The best healthy banana-lemon poppyseed muffins (GF, DF, naturally-sweetened, V)

JAN 21, 2021

There’s magic in these muffins. I’ll attempt to explain exactly why they’re so amazing, but you won’t really know until you try them yourself. I call these the “best” healthy muffins1 because their texture and flavor are truly immaculate.

The Preamble

It’s no mistake that this recipe is the lovechild of banana and lemon poppyseed. The natural sweetness of nearly-overripe bananas lends itself to the cult-classic standing of banana muffins, especially in the world of healthy eats where low-sugar alternatives are king. The acidity of the lemon juice gives the muffins a notable lift, activating the baking soda like no other. Thankfully, the flavors meld perfectly—like comfort-food banana with a zesty punch.

Much of developing this recipe can really be chalked up to conquering the gluten-free muffin without a curated gluten-free flour mix. Something about gluten-free muffins always seems a bit off. Often times, they’re a little too dense. They lack that quintessential muffin crumb and fluff. Maybe someday I’ll conduct a full-blown experiment investigating what exactly gives these muffins their spirited lift. For now, I just have some strong hunches.

The first thing that I’ve found is that oat flour tends to absorb a ton of water. Whenever you’re using oat flour to make muffins or bread, make sure it seems unreasonably dry. Like, “this seems like a pretty loose cookie dough” dry2. Therefore, pure oat flour goodies tend to come out dense and seemingly undercooked (and no matter how much additional time it spends in the oven, it doesn’t get better)3.

On the other hand, almond flour is much higher in fat concentration, and it often loses that starchy spring. If you don’t let it fully cool, it’s prone to falling apart. There are amazing tips online that dive deeper into this, but I found in the context of these specific muffins is that they created the crumb-like and flavorful texture to complement my oats. This unique combination of oat flour plus almond flour plus lemon juice somehow always results in the perfect muffin4.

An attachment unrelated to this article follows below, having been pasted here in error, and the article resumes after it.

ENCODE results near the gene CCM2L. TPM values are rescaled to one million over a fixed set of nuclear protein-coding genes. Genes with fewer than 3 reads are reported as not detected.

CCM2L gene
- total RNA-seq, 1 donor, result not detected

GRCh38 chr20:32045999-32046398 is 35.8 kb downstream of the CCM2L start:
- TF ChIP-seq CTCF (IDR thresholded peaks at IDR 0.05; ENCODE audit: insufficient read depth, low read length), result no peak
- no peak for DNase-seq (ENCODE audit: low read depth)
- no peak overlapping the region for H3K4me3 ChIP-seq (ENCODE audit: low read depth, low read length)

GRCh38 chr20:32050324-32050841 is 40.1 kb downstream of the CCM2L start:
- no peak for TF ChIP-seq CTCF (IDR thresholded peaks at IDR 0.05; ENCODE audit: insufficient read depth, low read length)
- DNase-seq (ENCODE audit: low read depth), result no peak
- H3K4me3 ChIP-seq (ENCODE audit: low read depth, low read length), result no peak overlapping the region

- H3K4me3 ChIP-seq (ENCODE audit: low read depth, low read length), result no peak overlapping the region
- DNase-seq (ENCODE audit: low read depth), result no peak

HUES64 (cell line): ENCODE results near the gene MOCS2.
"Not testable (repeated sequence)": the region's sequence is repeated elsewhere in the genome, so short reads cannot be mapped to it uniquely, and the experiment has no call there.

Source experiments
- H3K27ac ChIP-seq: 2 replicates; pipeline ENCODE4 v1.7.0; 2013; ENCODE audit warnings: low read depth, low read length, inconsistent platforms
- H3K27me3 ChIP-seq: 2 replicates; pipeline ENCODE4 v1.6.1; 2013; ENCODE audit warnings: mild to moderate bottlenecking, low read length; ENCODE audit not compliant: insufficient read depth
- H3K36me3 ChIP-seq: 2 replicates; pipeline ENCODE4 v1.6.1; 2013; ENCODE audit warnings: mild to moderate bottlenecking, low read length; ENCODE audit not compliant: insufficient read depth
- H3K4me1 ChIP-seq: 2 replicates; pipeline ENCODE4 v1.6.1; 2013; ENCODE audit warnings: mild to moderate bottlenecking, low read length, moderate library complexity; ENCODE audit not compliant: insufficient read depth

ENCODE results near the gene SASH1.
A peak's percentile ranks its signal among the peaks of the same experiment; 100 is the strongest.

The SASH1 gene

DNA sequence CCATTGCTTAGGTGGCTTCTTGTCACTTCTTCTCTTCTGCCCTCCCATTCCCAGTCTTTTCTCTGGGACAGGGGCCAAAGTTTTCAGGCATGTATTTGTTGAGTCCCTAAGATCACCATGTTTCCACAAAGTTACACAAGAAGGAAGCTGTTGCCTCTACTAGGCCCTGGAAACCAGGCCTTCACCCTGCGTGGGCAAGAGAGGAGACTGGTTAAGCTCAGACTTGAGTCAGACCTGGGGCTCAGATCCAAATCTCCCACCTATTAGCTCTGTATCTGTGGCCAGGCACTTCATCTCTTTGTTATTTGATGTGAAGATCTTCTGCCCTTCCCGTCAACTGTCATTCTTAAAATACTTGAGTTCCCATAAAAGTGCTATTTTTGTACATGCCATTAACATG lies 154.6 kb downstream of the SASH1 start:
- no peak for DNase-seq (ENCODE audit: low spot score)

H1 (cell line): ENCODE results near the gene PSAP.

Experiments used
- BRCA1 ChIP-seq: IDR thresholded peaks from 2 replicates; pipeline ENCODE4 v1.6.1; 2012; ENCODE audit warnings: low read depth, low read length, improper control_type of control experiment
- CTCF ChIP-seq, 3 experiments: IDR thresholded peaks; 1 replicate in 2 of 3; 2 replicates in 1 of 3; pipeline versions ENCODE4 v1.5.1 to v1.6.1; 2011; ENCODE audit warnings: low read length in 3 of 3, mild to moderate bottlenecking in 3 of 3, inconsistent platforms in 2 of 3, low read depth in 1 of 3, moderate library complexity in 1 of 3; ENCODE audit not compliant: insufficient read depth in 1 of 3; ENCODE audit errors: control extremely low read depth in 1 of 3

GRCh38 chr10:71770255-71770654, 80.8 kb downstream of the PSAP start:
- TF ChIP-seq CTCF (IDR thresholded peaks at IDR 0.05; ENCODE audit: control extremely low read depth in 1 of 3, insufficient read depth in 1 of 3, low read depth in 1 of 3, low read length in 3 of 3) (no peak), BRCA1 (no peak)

My final tips: you can make your own oat flour! Just blend up rolled oats (not steel-cut oats, which haven’t been cooked) in a food processor. The finer, the better. Don’t skimp on the lemon zest—I’ve found that it brings out far more “lemony” flavor than lemon juice does. The lemon flavor in these isn’t too strong if you’re following the recipe strictly, so feel free to skip out on the poppy seeds and instead add some walnuts, raisins, chocolate chips, or other mix-ins.

The Recipe

Ingredients:

  • 3 bananas (or another sweetener)
  • 2 eggs
  • ⅓ cup oil (coconut, olive, etc.)
  • ¼ cup lemon juice
  • 2 tsp lemon zest
  • 1 tsp baking powder
  • 1 tsp baking soda
  • 1 tsp vanilla extract
  • 1 tsp cinnamon
  • ¼ tsp salt (or ½ tsp coarse salt)
  • 1 cup almond flour
  • 1¼ cup oat flour
  • 1 Tbsp poppy seeds (optional)

Instructions:

  1. Combine all of the ingredients and mix until just combined.
  2. Bake at 325˚F for 22-25 min.
Me and my newborn banana-lemon poppyseed muffins (approximate lifespan: two days).

The Farewell

Super simple, right? I’ve learned that the best recipes tend to be easy to whip up, since you’ll want to eat them every day. I’ll keep you updated with variations of this recipe that I deem worthy of sharing on the internet. For now, banana-lemon poppyseed trumps all. I’ll also learn to take better photos before I attain “food blogger” status.


  1. Note: although these muffins are “healthy,” healthy food doesn’t necessarily need to be low-carb, whole-30, vegan, or anything like that. This recipe is great for those who have celiac disease or certain allergies, and it really IS good for you! However, significant restriction of food groups is one of the hallmark indicators of orthorexia. It’s something I’ve struggled with since middle school, especially since it has been masked by media as self-discipline and self-care. This quick Instagram post as well as the recent shift in attitude toward media, body image, and dieting guided my realization. 

  2. My favorite pumpkin bread recipe works exactly like this. The batter looks SO dry—like it’s never going to come together—and then it emerges from the oven as a perfect loaf. Highly recommend! 

  3. I ran into this issue while testing a carrot cake variation of this recipe. The carrots may have provided too much moisture, or perhaps the lack of lemon juice left it awkwardly fudgy. Either way, “baking out” the moisture didn’t seem to improve the situation. 

  4. My favorite parts are definitely the muffin tops—like “edge” brownies, they’re slightly drier and a tad caramelized. Chef’s kiss!